The EAT has held in the case of DMC Business Machines PLC v Plummer that a Tribunal may still have jurisdiction to hear a complaint, even if a written grievance has not been lodged.

In this case, Mr Plummer resigned as an employee in May 2005 following a final written warning. His resignation letter did not mention any complaint about the company’s disciplinary procedure. In July, Plummer sent a letter to the company, in which he said he wished “to raise a complaint concerning the handling of the events by the company which led to my resignation.” This letter contained no complaint about the company’s disciplinary process. Plummer then brought Tribunal proceedings in November 2005 for unfair dismissal. His ET1 was amended in December, with the Tribunal’s consent, to include a complaint about the company’s disciplinary procedure.

The Tribunal upheld Plummer’s complaint of unfair dismissal. DMC appealed on the ground that the grievance Plummer submitted was not the one he relied on for his unfair dismissal claim, and so therefore he was in breach of section 32(2) of the 2002 Employment Act – the requirement to lodge a grievance in writing.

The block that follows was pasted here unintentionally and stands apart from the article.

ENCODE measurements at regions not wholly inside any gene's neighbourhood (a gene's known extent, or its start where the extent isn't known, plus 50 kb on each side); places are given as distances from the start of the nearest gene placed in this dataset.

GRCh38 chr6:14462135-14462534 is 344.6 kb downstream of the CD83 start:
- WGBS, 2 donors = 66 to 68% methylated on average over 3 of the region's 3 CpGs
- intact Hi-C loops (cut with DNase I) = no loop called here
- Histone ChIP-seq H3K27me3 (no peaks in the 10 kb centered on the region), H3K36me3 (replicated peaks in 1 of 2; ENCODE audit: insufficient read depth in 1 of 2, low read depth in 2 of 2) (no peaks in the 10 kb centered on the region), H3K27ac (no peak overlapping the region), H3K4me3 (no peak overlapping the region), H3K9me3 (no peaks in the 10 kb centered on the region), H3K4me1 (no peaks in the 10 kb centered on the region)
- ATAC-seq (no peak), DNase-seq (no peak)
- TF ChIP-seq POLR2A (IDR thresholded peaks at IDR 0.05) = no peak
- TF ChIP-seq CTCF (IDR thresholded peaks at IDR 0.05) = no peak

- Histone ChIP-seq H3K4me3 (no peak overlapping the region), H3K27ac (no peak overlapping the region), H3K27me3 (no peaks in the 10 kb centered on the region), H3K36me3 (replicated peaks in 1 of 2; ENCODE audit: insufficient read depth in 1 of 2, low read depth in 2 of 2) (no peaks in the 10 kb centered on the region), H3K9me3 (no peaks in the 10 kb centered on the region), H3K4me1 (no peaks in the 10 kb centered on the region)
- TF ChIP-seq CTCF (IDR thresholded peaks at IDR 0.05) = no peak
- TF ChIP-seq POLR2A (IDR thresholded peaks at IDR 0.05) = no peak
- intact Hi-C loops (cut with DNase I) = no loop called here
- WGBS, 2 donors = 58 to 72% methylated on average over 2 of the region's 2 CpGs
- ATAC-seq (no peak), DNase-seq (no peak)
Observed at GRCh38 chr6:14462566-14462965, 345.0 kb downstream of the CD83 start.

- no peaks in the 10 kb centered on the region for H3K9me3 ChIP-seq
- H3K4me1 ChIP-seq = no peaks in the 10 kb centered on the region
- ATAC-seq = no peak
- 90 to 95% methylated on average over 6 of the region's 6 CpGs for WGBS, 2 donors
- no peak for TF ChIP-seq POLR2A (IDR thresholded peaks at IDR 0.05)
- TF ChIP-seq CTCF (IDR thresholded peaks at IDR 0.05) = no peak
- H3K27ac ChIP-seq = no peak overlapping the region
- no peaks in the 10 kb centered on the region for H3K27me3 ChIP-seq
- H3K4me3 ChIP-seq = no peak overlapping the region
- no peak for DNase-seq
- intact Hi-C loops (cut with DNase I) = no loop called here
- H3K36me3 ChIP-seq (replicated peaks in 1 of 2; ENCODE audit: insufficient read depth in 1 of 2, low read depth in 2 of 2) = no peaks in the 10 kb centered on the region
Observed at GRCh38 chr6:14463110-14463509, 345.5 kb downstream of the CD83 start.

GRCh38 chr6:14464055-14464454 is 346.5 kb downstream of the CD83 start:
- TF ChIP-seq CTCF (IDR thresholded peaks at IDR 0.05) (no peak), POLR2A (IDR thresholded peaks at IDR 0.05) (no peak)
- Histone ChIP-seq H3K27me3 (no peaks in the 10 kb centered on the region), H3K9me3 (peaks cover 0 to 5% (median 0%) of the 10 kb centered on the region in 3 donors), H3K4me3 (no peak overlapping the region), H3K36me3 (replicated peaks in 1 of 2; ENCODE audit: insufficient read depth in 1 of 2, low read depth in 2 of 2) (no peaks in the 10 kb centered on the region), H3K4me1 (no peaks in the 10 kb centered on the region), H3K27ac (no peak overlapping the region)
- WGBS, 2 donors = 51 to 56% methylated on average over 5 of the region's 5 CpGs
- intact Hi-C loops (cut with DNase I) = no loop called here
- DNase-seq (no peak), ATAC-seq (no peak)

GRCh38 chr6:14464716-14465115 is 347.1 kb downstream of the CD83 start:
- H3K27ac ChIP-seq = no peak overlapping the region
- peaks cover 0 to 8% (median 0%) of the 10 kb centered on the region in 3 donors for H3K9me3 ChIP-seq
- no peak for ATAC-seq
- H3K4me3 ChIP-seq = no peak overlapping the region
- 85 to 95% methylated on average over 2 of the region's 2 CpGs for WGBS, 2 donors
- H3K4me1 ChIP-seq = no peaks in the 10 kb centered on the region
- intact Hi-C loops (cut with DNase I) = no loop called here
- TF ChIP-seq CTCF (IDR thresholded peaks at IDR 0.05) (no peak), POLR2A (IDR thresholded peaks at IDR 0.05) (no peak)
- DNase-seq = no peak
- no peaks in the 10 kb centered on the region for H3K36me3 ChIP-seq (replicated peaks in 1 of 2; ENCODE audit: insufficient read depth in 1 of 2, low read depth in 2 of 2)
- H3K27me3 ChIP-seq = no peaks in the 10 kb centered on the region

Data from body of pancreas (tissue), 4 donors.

The EAT dismissed DMC’s appeal, on the grounds that Plummer’s July letter did indeed cover the complaint contained in his later Tribunal proceedings. However, the EAT did state that this decision was reached with “considerable hesitation”. DMC did not raise section 32(6) of EA 2002 in its ET3, arguing that it did not need to because Mr Plummer had only complained about the conduct of a colleague in his ET1.

This argument was dismissed by the EAT because DMC did not amend their ET3 to address 32(6) (which would have prevented the Tribunal considering the claim) after Plummer had amended his to include the specific complaint about the disciplinary process. During the appeal, the EAT observed that the current provisions are “exceptionally awkwardly drafted”.

Employers should note that this case underlines the need to address directly in an ET3 any possible complaint or grievance an employee has made.